Tasmania is a small island state in Australia and is well known for its incredible beaches, wildlife, national parks, and, well, everything nature-related.
It might be Australia’s smallest state, but it certainly packs a punch and you’ll find there are plenty of great places to visit in Tasmania.
With historic towns, World Heritage Listed wilderness areas, pristine beaches, rugged coastline, gorgeous mountains, hiking, wildlife, and a terrific food and wine industry – there are so many destinations to add to your Tasmania itinerary.
But if you’re not sure where to visit or what places to check out, don’t worry, as we have all the top places in Tasmania to visit below!
- Getting Around Tasmania
- How Long To Spend in Tasmania?
- Places to Visit in Tasmania
- 1. Hobart
- 2. Richmond
- 3. Port Arthur
- 4. Bruny Island
- 5. Coles Bay
- 6. Freycinet National Park
- 7. Bay of Fires
- 8. Binalong Bay
- 9. Bicheno
- 10. Strahan
- 11. Corinna
- 12. Penguin
- 13. Cradle Mountain
- 14. Launceston (& Cataract Gorge)
- 15. Evandale
- 16. Brickendon Estate
- 17. The Tamar Valley
- 18. Liffey Falls
- 19. Christmas Hills Raspberry Farm Cafe, Elizabeth Town
- 20. Maria Island
- 21. Bonorong Wildlife Sanctuary
- 22. Tessellated Pavement
- 23. Three Capes Track
- 24. Mount Field National Park
- Before You Go
Getting Around Tasmania
But first, let’s quickly talk about how to get to these places in Tasmania so you can start mapping out your itinerary.
We took our car over from Melbourne on the Spirit of Tasmania car ferry and spent a month driving around Tasmania. If you don’t take your own car, you can simply fly in and grab a rental car from the airport.
Doing a road trip is the best way to explore this Australian island.
Of course, you can fly in and just visit Hobart or Launceston over the weekend, but you would be missing out on the BEST of Tasmania. Our biggest tip for visiting Tasmania is to make sure you have plenty of time to see it… and do a road trip if you can.
How Long To Spend in Tasmania?
Give Tassie at least a week, this is the least amount of time you need to see the highlights and top destinations. If you have time to spare, we recommend you give it three weeks, if you can, and get to know as many of the below places as possible.
Even though it’s a small state it does take longer to drive around than you’d anticipate, so don’t rush. In fact, we recommend you slow down so you can take more in.
Places to Visit in Tasmania
Now you know how to get around and how much time to set aside, it’s time to introduce to you the top places to visit in Tasmania to add to your itinerary.
Below you will find everywhere you need to see and tips for some of the most fun things to do in Tasmania.
Hobart is charming, inviting, walkable, and one of Australia’s oldest cities with lots to do in and around the area – we spent 6 days here.
The history is still alive with its 19th Century sandstone warehouses that now serve as cafes, restaurants, and artists’ studios. Quaint cottages and colonial mansions are all over the small city.
And then there is the backdrop of Mount Wellington rising above the city and the River Derwent racing through its heart. Get a dash of history by wandering around the historic harbour, Battery Point, and Salamanca.
And of course, there is the incredible Museum of Old (MONA Museum) which has some of the best modern and new art in its exhibits.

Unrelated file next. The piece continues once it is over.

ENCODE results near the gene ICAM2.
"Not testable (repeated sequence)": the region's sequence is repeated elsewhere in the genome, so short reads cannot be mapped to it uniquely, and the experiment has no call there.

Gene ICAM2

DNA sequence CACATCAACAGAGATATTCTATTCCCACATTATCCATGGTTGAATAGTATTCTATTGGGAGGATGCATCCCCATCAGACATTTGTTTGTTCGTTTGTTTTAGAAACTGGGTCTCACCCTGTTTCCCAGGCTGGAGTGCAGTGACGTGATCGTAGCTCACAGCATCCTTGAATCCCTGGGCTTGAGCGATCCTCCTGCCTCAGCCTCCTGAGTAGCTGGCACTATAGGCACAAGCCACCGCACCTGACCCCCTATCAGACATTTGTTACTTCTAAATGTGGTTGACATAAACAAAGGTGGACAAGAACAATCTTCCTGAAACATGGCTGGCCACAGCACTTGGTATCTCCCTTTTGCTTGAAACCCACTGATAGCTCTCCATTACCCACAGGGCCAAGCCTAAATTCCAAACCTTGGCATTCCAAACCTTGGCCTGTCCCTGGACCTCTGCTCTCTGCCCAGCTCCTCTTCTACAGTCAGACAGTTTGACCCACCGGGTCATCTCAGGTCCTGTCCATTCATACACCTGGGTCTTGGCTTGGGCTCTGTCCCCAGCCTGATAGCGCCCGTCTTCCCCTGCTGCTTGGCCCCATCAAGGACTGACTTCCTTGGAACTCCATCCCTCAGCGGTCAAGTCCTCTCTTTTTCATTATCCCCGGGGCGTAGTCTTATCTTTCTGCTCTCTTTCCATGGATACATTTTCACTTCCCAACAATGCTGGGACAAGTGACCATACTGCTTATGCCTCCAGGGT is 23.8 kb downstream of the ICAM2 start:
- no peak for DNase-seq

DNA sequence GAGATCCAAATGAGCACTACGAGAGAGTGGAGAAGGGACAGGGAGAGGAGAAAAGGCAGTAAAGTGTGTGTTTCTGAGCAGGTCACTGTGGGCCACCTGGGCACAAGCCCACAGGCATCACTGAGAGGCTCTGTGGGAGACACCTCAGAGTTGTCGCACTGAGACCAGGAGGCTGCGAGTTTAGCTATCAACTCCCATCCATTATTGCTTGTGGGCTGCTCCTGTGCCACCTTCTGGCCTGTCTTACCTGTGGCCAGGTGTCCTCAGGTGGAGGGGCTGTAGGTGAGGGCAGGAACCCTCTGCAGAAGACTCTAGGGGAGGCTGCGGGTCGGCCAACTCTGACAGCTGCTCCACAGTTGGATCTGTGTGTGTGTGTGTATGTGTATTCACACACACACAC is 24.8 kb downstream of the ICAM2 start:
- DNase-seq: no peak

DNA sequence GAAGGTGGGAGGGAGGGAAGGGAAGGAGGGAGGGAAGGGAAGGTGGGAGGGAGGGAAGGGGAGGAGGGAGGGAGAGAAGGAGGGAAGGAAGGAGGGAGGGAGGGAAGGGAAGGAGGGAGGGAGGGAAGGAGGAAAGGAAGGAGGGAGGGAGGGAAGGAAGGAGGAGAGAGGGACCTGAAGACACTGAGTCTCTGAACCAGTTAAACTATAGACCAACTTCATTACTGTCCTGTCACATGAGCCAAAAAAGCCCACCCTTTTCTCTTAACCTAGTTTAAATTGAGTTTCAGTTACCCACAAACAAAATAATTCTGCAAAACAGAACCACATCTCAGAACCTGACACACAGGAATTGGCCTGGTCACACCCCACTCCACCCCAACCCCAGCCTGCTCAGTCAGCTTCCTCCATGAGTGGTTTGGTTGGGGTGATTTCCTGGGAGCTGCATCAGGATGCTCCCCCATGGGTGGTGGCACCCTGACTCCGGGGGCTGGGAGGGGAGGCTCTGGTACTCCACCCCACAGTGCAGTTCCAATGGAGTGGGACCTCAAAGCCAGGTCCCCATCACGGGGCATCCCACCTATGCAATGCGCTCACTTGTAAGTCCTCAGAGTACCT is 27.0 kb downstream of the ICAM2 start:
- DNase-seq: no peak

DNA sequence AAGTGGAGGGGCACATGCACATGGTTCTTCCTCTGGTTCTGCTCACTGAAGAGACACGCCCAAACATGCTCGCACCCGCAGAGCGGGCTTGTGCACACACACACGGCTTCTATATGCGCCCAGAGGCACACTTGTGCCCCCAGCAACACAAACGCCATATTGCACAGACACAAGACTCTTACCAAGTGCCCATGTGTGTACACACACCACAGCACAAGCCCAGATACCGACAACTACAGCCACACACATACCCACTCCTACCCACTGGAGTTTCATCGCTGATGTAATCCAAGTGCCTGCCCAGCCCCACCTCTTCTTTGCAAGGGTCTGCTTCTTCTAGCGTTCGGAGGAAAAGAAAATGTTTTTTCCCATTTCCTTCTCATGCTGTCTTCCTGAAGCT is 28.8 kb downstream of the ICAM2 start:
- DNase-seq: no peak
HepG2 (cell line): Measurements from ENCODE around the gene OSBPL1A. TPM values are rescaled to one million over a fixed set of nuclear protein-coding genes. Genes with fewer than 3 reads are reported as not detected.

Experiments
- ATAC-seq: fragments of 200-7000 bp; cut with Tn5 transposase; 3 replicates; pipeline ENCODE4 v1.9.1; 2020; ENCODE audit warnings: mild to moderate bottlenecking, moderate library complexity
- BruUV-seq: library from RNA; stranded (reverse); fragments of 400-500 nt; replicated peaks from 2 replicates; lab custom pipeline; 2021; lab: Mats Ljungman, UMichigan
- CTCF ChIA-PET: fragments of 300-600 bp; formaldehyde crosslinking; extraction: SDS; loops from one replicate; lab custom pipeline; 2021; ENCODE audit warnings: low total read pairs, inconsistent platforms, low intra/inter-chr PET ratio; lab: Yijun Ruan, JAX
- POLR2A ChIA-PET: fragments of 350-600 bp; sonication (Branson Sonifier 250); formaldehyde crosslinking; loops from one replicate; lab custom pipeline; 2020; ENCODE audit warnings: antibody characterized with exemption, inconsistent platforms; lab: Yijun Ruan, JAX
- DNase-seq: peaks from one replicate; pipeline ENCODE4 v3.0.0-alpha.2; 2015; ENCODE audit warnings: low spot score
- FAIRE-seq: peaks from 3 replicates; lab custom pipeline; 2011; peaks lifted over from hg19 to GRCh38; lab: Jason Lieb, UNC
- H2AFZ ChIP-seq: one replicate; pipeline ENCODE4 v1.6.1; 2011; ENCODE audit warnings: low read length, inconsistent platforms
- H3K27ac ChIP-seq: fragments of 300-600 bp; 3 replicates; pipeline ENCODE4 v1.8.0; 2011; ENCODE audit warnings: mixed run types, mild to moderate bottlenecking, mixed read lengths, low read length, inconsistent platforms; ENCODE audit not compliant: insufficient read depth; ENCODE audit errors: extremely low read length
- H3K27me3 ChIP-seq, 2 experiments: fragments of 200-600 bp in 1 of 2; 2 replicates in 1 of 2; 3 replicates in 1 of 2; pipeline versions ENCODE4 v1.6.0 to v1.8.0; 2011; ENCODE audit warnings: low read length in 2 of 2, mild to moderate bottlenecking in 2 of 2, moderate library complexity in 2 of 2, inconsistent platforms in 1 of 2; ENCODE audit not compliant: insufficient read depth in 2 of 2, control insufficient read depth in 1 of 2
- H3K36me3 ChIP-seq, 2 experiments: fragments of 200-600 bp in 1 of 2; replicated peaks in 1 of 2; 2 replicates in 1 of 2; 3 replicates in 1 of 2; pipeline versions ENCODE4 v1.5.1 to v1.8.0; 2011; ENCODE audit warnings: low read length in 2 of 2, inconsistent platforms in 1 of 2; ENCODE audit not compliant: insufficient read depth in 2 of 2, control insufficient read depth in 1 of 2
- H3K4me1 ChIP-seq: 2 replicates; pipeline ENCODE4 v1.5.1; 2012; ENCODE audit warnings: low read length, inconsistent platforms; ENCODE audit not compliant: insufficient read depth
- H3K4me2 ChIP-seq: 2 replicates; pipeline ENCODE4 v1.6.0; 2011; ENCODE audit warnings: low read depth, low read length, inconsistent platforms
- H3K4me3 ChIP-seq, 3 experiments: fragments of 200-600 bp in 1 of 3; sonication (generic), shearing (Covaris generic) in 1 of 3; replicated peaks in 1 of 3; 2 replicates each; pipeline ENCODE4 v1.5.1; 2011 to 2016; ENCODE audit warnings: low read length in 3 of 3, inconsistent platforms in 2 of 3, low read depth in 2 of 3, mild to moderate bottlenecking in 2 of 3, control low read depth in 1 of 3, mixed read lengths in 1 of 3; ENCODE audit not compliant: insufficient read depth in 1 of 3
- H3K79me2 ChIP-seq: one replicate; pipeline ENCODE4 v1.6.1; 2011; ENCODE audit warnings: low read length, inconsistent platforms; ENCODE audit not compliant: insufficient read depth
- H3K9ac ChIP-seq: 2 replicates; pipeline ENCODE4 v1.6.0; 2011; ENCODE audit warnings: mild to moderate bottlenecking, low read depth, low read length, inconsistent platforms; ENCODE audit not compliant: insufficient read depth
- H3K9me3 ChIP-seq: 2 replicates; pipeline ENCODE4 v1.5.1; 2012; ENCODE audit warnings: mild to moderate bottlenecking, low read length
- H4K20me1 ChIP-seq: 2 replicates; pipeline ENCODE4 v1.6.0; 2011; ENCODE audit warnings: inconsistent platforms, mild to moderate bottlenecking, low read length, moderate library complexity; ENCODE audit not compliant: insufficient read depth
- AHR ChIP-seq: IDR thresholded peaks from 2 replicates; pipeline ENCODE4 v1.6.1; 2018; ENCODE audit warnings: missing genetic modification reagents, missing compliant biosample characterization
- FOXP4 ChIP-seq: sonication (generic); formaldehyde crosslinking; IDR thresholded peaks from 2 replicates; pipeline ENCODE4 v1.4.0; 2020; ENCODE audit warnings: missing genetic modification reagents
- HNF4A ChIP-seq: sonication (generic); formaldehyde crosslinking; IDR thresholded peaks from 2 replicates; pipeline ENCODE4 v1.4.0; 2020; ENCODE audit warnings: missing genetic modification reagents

Need a place to stay in Hobart? We stayed at the Salamanca Inn and enjoyed the location and apartment-style accommodation. Find more accommodation in Hobart here.
Historic Richmond is a lovely small town within easy reach of Hobart (25 km northeast) to spend a few hours exploring the historic sites. We took a stroll along the river before grabbing a bite to eat at the Richmond Arms Hotel, followed by coffee and cake at the popular bakery.
Richmond is home to Australia’s oldest bridge (built in 1825) and Australia’s oldest Roman Catholic church, St John’s. You can also check out the Richmond Gaol and just wander around town looking at the numerous heritage-listed buildings.
3. Port Arthur
Looking for history, drama, beauty, and sadness? Port Arthur is where you’ll find it in spades. Port Arthur has a violent and troubled history as a penal colony for some of Australia’s hardened convicts.
It’s one of the best things to do in Tassie and if you’re based in Hobart it’s accessible via a day trip. And for a great bite to eat on the way, don’t miss the Doo-Lishus food truck at nearby Eaglehawk Neck for the best fish and chips in Tasmania, plus homemade scallops, rabbit, and venison pies.
Get your tickets for the ghost tour in advance (one of my favorite Port Arthur experiences).
If you need to take a tour from Hobart to visit Port Arthur, check out this tour here.
4. Bruny Island
Ruggedly beautiful with towering sea cliffs and deep sea caves, fur seals, fairy penguins, an abundance of bird life and if you’re visiting in the right season, the opportunity to see migrating whales.
Bruny Island is an easy day trip from Hobart, and the best way to experience Bruny if you only have half a day is with local legend Rob Pennicott from Pennicott Wilderness Journeys.
This is the tour we took with Rob Pennicott. It’s one of the best tours we did in Australia.
5. Coles Bay
Coles Bay is set in a spectacular location with uninterrupted views of the red and pink granite peaks known as The Hazards.
It’s a small town with a few shops and cafes – don’t miss Tombolo Restaurant and coffee bar for great coffee + wood-fired pizzas with stunning views.
This town is mostly known as the gateway to Freycinet National Park (our favourite place in Tasmania). Nearby Honeymoon Bay is brilliant and you should consider going kayaking in the beautiful bay.
We could easily spend a week based here exploring Freycinet and all its walks.
Need accommodation in Freycinet? Check out these great places to stay!
6. Freycinet National Park
One of our top three in our list of 25 National Parks in Australia to set foot in. Freycinet is spectacular, a peninsular of pink granite mountains, pure white beaches, coastal dues, and dry eucalypt forest.